Merrit Kennedy

Merrit Kennedy is a reporter for The Two-Way, NPR's breaking news blog. She covers a broad range of issues, from the latest developments out of the Middle East to science research news.

Merrit joined NPR in Washington, D.C., in December 2015, after seven years living and working in Egypt. She started her journalism career at the beginning of the Egyptian uprising in 2011 and chronicled the ouster of two presidents, eight rounds of elections and numerous major outbreaks of violence for NPR and other news outlets. She has also worked as a reporter and television producer in Cairo for The Associated Press, covering Egypt, Yemen, Libya and Sudan.

She grew up in Los Angeles, the Middle East and places in between, and holds a bachelor's degree in international relations from Stanford University and a master's degree in international human rights law from The American University in Cairo.

Taliban militants wiped out almost an entire Afghan Army base in Afghanistan's Kandahar province, leaving just two Afghan soldiers there uninjured. This brings the week's toll to more than 120 people killed by the militant group.

The attack, which started late Wednesday, killed at least 43 Afghan soldiers and wounded nine, reporter Jennifer Glasse in Kabul tells our Newscast unit.

A year after a computer beat a human world champion in the ancient strategy game of Go, researchers say they have constructed an even stronger version of the program — one that can teach itself without the benefit of human knowledge.

The program, known as AlphaGo Zero, became a Go master in just three days by playing 4.9 million games against itself in quick succession.

As thousands of Californians take stock of the damage caused by wildfires, one boy's story has at least half of the teams in Major League Baseball rallying behind him.

In a letter to the Oakland Athletics, posted on Twitter by Katie Utehs, an ABC 7 News Bay Area journalist, 9-year-old Loren Jade Smith writes about his love of the team and the loss of his beloved baseball collection in the fire.

Six months into a protracted battle with militants besieged in the southern city of Marawi, the Philippine military appears to be on the cusp of victory.

In a speech to soldiers in the city on Tuesday, President Rodrigo Duterte was decisive: "Ladies and gentlemen, I hereby declare Marawi City liberated from the terrorist influence."

Updated at 1:15 p.m. ET

The remnants of post-tropical cyclone Ophelia slammed parts of Ireland with wind gusts of more than 90 miles per hour, reportedly causing the deaths of at least three people and bringing strange red skies to the U.K.

In October 1971, South African anti-apartheid activist Ahmed Timol died under suspicious circumstances in police custody. An inquest the next year found that he committed suicide by jumping out of a 10th floor window at a Johannesburg police station.

But today, a Pretoria judge reversed that finding, saying that Timol was murdered and that the apartheid police holding and interrogating him were responsible.

The schools in Puerto Rico are facing massive challenges.

All the public schools are without electricity, and more than half don't have water. More than 100 are still functioning as shelters.

But Puerto Rico's secretary of education, Julia Keleher, tells us that the schools that are open are serving as connection points for communities. They've become a place where children and their families can eat a hot meal and get some emotional support, too.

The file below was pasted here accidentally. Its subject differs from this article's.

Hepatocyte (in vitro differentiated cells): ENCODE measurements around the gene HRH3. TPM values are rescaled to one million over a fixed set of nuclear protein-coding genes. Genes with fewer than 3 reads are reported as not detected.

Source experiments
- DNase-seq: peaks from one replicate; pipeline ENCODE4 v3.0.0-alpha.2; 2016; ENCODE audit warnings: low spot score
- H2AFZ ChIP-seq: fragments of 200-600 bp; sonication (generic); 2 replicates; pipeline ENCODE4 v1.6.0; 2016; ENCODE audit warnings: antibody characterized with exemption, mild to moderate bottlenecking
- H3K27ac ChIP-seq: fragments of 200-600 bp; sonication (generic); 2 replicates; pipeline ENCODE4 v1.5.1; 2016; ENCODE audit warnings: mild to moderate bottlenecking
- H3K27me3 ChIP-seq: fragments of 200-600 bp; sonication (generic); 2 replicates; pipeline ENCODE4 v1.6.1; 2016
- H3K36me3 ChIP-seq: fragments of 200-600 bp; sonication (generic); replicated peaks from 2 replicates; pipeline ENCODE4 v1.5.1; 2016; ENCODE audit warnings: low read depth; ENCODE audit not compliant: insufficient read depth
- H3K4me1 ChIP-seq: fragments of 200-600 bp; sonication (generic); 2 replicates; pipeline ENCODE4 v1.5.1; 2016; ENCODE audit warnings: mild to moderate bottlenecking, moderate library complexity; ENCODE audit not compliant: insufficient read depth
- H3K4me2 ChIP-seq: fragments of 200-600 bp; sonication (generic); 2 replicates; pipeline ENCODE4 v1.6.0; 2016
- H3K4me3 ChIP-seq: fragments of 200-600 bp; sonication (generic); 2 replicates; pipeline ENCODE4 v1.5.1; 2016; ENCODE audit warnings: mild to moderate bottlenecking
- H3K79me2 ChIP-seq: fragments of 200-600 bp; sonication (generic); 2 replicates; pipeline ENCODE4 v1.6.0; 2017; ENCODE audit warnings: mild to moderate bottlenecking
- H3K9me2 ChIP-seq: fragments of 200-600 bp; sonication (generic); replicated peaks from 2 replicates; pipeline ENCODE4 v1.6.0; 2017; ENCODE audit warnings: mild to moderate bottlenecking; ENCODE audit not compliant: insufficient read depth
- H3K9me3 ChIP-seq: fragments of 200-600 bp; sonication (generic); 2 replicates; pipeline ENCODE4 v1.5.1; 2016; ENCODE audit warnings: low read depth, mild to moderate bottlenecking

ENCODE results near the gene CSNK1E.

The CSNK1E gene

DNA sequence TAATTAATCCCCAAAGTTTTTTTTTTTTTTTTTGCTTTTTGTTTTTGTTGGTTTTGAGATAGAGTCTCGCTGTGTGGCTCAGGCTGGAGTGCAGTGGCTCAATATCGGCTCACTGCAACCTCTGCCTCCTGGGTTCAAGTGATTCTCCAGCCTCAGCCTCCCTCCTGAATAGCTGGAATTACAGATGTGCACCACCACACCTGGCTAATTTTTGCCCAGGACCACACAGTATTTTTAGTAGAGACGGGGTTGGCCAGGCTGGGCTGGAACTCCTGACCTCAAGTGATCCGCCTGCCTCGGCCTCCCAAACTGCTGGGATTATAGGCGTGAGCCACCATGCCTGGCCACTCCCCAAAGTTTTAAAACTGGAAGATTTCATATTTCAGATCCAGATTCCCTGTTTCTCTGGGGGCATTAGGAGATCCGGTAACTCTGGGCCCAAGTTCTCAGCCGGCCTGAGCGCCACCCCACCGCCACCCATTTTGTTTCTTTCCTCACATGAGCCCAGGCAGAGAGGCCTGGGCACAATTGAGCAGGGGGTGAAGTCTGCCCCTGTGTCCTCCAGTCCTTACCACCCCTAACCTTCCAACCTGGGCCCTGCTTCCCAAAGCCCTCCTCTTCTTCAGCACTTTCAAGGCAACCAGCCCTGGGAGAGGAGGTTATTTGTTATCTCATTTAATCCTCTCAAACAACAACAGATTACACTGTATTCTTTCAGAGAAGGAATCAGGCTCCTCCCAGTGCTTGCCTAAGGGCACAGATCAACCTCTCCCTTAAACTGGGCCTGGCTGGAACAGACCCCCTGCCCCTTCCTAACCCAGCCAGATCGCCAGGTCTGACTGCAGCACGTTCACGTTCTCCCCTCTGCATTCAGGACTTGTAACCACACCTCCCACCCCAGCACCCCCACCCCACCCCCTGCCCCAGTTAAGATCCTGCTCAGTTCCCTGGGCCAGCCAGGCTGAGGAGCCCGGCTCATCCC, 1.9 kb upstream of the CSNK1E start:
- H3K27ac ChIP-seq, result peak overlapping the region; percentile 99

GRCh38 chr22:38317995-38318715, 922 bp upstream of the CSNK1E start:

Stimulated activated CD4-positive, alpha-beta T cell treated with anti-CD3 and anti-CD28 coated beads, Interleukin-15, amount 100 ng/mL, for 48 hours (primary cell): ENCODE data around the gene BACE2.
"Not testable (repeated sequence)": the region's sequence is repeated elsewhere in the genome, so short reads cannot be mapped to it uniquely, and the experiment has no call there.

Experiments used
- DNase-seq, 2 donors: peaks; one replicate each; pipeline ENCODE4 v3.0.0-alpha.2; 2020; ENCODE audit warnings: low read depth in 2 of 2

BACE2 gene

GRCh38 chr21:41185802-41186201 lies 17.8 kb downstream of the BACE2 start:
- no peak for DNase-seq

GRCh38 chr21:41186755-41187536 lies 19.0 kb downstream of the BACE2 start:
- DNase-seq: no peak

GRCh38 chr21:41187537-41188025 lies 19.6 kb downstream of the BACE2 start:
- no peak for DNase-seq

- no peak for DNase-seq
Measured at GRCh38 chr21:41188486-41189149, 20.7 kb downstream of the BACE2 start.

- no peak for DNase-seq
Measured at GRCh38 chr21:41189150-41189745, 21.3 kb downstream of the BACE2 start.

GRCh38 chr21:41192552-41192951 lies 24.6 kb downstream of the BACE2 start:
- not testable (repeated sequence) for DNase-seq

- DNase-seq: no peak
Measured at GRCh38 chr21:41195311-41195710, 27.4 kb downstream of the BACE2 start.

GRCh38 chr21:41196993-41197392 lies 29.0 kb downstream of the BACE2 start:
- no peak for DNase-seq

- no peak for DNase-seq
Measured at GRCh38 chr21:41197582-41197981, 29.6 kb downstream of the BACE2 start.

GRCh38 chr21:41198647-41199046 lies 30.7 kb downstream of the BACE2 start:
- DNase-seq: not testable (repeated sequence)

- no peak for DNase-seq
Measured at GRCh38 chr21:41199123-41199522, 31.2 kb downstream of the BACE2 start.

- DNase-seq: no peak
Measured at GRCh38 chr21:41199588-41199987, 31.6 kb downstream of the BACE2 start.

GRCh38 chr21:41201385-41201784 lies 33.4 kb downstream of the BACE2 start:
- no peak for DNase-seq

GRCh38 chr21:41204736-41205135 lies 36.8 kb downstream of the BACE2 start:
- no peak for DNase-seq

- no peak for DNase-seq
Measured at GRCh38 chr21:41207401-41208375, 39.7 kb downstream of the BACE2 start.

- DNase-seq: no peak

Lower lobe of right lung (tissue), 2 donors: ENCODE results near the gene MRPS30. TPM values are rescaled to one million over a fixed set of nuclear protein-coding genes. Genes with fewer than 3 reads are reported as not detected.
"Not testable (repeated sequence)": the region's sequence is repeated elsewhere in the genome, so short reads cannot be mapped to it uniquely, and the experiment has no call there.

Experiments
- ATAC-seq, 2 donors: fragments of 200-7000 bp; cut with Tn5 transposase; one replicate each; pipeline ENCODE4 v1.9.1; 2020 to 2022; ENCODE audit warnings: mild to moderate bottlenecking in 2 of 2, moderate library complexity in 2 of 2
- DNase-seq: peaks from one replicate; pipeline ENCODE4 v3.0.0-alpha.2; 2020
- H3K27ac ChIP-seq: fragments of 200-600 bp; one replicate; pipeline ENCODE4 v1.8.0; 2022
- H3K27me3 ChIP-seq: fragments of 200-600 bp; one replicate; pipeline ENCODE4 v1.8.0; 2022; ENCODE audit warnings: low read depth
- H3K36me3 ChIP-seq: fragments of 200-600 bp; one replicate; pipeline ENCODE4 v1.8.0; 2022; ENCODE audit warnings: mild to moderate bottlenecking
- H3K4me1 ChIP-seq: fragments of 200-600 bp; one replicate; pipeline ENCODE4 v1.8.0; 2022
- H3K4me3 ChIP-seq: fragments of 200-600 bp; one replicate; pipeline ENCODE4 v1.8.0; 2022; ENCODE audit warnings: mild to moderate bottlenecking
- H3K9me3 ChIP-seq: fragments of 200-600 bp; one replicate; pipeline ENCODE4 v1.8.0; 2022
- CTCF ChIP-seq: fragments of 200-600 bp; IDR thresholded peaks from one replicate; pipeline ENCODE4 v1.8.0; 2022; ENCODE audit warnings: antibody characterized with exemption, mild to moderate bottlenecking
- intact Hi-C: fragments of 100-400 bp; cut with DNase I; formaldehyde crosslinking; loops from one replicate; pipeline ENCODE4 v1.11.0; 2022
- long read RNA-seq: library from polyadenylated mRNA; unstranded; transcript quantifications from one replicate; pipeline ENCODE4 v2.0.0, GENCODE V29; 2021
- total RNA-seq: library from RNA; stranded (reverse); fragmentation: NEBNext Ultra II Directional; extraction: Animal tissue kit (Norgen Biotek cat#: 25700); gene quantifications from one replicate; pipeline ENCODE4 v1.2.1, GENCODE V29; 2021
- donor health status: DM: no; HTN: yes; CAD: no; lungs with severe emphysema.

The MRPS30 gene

The only known Leonardo da Vinci painting in private hands is heading to auction.

The portrait of Jesus Christ, Salvator Mundi, was only recently confirmed to be by Leonardo. This piece was thought to be a copy of a destroyed original. And it's still not clear where the painting was, exactly, for more than a century.

Back-to-school season didn't last long this year in Puerto Rico. First Hurricane Irma and then Maria forced schools to close and turned the lives of students and their families upside down.

Puerto Rico's secretary of education, Julia Keleher, says that of the U.S. territory's 1,113 public schools, 22 reopened last week and another 145 this week. They're hoping that the majority will be open by Oct. 23. Some are still functioning as emergency shelters.

Café Hacienda San Pedro, a trendy coffee shop in San Juan, is buzzing. A long line snakes through it. People are chatting; dogs sit snoozing. Everything looks normal.

But in a few months, it probably won't.

Updated at 8:23 p.m. ET

In central San Juan, Puerto Rico, a policeman waves cars away from a closed freeway at about the time that President Trump landed at the airport.

Over a San Juan freeway overpass, near the low-income Playita community, there's a sign that reads, "SOS Playita Needs Water and Food."

It was a cry for help put up by residents who say they waited more than a week after the storm without receiving any outside aid.

There was a feeling, says 21-year-old Edison Rodriguez, that his community was "running out of time. That you can only have so much water, so much food [between] each other. That's why they put out those signs outside."

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Updated at 5:10 p.m. ET

Saudi Arabia has reversed its long-standing and widely criticized ban against women driving.

Saudi Arabia's King Salman bin Abdul-Aziz Al Saud issued an order on Tuesday that paves the way for women to obtain driver's licenses, according to Saudi state media.

It might surprise you that Australia doesn't already have a space agency.

The country has been involved in the space field for decades — in 1967, it was among the first countries to launch a satellite. Two years later, a NASA tracking station in Australia received and transmitted the first TV images of Neil Armstrong taking the first steps on the Moon.

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